Warmwater’s Big Three
When the going gets warm, these flies get hot.
By Scott Sanchez

These three warmwater flies will prove themselves during spring, summer and fall. Best to get tying this winter so you’ll have a full collection when the water warms.

Warmwater fish is an ambiguous term for non-trout freshwater species. These fish’s feeding habits and habitat range widely, making it a challenge for a small group of flies to cover all the potential situations you might encounter when pursuing warmwater species. My core flies to match warmwater species are Conehead the Barbarian, the Sluggo and the Swamp Monster.

I’ve used this set of flies to fool warmwater species in Montana, Idaho, Florida, Tennessee, Texas, California, Hawaii and Brazil, and the species I’ve fooled with these flies range from bass (smallmouth, largemouth, Guadalupe, spotted, white), to skipjack, channel cats, freshwater drum, carp, gar, bowfin, pike, pickerel, walleye, perch, sunfish, suckers, stripers and exotics, such as peacock bass, jacunda, matriexa, triara and oscars.

So, if I were to whittle down a box of flies for such a variety of species, these are the ones I’d certainly carry . . . and I’d feel like I had a pretty good chance of hooking fish, no matter where I fished or what I fished for. These are patterns I’d fish in any season and I’d get busy tying them this late fall and winter so that I was well armed when spring arrives.

Conehead the Barbarian

I came up with Conehead the Barbarian when fishing for stripers and white bass around Austin, Texas. Dumbbell-eyed patterns were effective, but the eyes easily wedged in hungry limestone cracks, and in the riprap found on tailwater streams. To combat this, I opted for a conehead weight and a bendback hook. The next improvement was wrapping the cone with lure tape to form a minnow head and overcoating with epoxy. This gave the fly a more fish-like profile and also made it swim more realistically. I’ve tied this fly as small as size 6 and as big as 6/0, depending on the size of the quarry. This fly is best thrown onto the bank and then slipped into the water. Bucktail is my first choice on smaller patterns; synthetics, like Slinky Fibre, are good on larger flies; hackle works on all sizes and offers the most action. You can use brass or tungsten cones of various sizes to change head size and weight.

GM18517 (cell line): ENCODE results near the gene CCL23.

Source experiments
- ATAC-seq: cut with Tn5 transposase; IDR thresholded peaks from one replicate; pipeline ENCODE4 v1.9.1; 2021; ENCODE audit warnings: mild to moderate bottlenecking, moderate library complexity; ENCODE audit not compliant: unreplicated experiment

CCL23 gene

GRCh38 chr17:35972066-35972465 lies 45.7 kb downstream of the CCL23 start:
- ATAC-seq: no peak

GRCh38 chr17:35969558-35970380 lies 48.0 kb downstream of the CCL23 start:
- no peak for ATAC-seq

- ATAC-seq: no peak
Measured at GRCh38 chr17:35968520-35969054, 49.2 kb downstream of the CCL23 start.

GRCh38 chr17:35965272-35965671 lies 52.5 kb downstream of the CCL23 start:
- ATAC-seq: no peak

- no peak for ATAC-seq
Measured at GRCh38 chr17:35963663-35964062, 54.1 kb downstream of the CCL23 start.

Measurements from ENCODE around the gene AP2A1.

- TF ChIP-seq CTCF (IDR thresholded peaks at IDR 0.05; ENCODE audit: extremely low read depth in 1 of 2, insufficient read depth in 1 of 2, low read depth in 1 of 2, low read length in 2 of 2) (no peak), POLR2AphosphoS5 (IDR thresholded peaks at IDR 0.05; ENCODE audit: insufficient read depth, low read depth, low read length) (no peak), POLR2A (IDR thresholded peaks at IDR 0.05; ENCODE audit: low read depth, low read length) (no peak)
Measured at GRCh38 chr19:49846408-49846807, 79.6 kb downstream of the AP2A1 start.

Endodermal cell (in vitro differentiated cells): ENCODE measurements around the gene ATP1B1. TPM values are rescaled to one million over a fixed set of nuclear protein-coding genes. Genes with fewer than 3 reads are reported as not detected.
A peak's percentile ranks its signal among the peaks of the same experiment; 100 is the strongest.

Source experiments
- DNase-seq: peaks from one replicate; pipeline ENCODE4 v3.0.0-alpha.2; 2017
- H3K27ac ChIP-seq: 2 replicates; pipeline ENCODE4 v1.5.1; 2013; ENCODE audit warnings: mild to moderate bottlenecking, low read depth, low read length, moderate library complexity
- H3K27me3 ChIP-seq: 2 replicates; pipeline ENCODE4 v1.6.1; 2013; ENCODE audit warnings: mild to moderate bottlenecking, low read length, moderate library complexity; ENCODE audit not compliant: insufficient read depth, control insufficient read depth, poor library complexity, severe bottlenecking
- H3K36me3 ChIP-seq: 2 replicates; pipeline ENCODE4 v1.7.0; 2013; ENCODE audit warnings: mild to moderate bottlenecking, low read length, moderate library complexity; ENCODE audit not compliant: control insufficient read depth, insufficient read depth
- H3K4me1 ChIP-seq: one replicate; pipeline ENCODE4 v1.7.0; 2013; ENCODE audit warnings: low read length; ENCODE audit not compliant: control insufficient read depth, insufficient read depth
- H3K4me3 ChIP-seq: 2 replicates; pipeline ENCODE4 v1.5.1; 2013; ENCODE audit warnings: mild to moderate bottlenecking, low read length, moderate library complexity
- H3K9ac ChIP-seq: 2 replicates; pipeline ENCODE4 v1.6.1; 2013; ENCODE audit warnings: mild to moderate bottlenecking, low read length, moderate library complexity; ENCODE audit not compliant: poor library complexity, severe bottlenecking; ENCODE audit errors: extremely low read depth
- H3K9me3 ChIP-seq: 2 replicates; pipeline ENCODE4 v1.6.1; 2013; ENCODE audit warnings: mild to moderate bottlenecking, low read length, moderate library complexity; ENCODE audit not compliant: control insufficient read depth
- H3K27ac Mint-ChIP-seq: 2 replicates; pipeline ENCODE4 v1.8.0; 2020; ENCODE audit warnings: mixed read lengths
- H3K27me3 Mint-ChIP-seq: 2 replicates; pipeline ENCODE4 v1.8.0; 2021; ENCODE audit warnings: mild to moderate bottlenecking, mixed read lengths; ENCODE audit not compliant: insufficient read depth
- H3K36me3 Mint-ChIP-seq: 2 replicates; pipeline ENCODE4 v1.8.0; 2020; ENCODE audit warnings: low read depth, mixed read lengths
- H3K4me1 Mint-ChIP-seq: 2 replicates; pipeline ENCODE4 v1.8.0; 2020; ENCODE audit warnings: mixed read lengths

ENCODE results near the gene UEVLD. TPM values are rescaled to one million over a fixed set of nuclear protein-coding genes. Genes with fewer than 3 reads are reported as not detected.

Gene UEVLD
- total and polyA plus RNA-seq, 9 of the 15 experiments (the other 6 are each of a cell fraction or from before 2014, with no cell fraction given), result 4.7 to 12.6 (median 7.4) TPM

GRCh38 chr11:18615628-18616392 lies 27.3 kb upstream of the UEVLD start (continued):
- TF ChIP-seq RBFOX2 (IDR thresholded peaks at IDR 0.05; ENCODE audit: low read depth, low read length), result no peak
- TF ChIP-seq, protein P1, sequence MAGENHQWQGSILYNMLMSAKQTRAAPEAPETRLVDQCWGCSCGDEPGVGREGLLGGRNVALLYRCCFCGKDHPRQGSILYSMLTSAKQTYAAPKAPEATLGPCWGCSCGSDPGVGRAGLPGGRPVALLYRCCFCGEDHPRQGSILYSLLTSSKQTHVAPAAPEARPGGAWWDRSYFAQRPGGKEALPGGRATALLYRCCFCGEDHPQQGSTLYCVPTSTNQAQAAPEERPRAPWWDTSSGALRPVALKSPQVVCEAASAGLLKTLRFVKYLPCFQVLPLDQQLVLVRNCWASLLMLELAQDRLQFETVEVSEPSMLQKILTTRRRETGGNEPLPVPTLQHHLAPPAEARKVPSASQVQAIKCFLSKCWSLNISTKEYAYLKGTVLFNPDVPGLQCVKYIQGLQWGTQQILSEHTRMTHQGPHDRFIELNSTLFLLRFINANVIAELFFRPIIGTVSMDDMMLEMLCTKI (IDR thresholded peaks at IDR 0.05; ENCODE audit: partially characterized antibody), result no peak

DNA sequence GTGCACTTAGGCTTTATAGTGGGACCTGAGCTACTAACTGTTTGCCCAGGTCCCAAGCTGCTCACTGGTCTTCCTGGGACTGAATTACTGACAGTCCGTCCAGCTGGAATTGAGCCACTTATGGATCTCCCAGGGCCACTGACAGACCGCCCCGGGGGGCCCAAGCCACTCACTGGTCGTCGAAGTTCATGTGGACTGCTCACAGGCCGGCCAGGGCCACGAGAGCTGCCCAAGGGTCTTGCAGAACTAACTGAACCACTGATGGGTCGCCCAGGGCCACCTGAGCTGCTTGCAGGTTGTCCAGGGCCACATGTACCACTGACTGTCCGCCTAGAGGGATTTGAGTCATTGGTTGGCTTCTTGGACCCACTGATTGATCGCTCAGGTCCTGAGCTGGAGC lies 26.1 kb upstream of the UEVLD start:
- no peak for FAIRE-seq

Hook: Standard shank saltwater, size 6 through 6/0
Thread: Red Flat Waxed Nylon
Weight: Conehead
Wing: Bucktail, Slinky Fibre or saddle hackle
Head: Mylar lure tape
Eyes: Stick on Mylar eyes
Finish: Clear thick UV resin

Conehead The Barbarian.

Swamp Monster

This fly was also created during my years in Texas. Damselflies are common warmwater fare and marabou patterns work for simulating motion. However, they get torn up quickly and flies tied with the hook-point down hang up in vegetation. I traded out marabou for rabbit fur and rubber and flipped the fly over. Hence, the Swamp Monster was born. The tail, body, head and wing are all made with the same rabbit fur cut off a hide. It can be tied unweighted with plastic eyes, neutral with foam eyes, or weighted with dumbbell eyes or beads of various weights. I match the hook to the size of the fish I’m trying to catch. It isn’t an exact imitation, but close enough, and it is also in the size range of a dragonfly nymph, which is another staple food source for warmwater fish. Olive, brown, rust and tan are good colors. This is a good choice for non-minnow eating species or times when the fish are keyed in on insects. This is my best carp fly.